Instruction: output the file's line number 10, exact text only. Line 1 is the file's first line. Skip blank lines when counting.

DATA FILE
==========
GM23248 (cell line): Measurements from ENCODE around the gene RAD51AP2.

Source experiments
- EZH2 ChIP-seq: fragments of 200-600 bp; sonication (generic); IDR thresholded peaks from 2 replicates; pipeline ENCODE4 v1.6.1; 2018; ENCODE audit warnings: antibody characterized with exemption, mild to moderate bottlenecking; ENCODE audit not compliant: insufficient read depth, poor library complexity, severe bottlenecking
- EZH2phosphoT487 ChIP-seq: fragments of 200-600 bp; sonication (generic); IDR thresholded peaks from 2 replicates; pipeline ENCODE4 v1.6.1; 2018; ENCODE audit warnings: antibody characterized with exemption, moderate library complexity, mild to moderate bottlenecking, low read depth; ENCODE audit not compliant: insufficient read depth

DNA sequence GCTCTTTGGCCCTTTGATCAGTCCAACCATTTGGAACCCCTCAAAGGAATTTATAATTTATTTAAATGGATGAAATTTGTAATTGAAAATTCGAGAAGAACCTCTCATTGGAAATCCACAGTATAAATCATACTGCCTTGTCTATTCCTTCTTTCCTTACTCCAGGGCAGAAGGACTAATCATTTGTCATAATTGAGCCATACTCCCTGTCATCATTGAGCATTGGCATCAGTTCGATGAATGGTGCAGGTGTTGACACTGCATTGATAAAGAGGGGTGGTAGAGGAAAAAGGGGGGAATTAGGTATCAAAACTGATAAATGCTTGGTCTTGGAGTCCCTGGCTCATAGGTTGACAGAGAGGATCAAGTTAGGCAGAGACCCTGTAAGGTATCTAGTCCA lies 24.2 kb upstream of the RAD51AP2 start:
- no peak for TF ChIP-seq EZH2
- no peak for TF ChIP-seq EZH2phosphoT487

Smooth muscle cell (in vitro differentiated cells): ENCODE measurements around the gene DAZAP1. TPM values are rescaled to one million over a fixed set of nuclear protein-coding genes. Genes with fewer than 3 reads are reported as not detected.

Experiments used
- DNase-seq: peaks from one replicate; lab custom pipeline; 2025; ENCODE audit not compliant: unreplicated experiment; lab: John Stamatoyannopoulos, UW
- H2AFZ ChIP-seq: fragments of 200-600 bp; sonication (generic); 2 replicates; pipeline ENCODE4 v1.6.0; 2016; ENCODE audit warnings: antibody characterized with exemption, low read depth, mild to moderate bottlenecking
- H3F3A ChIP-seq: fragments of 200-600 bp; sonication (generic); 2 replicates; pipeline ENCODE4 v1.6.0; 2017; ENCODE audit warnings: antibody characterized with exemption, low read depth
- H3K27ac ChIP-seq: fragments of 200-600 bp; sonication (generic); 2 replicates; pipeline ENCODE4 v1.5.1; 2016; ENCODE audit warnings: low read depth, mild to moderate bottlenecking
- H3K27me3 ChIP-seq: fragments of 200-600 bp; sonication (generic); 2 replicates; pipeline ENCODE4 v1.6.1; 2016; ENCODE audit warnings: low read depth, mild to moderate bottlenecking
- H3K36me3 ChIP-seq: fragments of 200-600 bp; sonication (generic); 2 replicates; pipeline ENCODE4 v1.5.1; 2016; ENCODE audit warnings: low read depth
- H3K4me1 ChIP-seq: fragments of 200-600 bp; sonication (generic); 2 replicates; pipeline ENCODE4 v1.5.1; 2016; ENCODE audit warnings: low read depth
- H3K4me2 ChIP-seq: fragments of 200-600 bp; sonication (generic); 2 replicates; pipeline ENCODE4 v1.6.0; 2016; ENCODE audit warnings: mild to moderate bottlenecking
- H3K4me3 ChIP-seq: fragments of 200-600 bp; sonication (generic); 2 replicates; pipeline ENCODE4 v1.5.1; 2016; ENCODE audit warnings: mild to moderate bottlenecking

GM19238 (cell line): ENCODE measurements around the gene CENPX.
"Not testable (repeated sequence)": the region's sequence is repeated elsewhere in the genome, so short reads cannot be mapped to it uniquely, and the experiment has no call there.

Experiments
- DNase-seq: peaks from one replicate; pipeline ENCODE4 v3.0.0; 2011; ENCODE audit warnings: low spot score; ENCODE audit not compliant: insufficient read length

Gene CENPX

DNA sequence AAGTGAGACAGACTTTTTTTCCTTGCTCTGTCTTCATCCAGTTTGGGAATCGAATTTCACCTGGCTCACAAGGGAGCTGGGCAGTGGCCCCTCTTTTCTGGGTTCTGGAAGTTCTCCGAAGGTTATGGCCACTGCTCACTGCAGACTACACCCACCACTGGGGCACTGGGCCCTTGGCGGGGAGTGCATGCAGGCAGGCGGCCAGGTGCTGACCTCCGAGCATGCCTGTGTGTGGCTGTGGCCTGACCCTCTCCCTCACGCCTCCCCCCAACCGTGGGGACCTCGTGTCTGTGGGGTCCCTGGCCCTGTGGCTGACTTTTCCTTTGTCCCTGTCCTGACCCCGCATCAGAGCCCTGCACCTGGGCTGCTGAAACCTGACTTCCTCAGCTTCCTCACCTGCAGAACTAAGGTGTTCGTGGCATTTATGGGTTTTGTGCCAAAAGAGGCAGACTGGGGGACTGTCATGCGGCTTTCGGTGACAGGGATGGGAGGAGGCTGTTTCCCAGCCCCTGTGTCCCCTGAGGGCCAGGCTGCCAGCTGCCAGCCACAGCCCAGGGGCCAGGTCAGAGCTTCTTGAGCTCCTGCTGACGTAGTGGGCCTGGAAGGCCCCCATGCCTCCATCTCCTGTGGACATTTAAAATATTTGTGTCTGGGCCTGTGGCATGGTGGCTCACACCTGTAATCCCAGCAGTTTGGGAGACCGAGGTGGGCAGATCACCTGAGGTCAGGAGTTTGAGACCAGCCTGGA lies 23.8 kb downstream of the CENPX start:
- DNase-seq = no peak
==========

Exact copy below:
- DNase-seq: peaks from one replicate; lab custom pipeline; 2025; ENCODE audit not compliant: unreplicated experiment; lab: John Stamatoyannopoulos, UW